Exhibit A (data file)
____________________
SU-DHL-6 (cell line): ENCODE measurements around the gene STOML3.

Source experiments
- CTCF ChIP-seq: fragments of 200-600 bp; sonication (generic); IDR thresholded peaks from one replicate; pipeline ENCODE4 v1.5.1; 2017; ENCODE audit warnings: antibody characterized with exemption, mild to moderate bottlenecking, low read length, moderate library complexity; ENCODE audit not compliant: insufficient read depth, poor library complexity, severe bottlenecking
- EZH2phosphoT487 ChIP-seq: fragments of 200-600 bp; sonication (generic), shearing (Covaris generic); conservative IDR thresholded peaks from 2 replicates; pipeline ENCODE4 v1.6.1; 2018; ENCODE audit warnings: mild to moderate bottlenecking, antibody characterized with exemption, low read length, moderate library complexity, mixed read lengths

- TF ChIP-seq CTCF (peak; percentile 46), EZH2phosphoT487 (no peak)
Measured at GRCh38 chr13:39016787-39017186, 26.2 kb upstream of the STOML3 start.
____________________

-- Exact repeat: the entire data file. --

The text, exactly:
SU-DHL-6 (cell line): ENCODE measurements around the gene STOML3.

Source experiments
- CTCF ChIP-seq: fragments of 200-600 bp; sonication (generic); IDR thresholded peaks from one replicate; pipeline ENCODE4 v1.5.1; 2017; ENCODE audit warnings: antibody characterized with exemption, mild to moderate bottlenecking, low read length, moderate library complexity; ENCODE audit not compliant: insufficient read depth, poor library complexity, severe bottlenecking
- EZH2phosphoT487 ChIP-seq: fragments of 200-600 bp; sonication (generic), shearing (Covaris generic); conservative IDR thresholded peaks from 2 replicates; pipeline ENCODE4 v1.6.1; 2018; ENCODE audit warnings: mild to moderate bottlenecking, antibody characterized with exemption, low read length, moderate library complexity, mixed read lengths

- TF ChIP-seq CTCF (peak; percentile 46), EZH2phosphoT487 (no peak)
Measured at GRCh38 chr13:39016787-39017186, 26.2 kb upstream of the STOML3 start.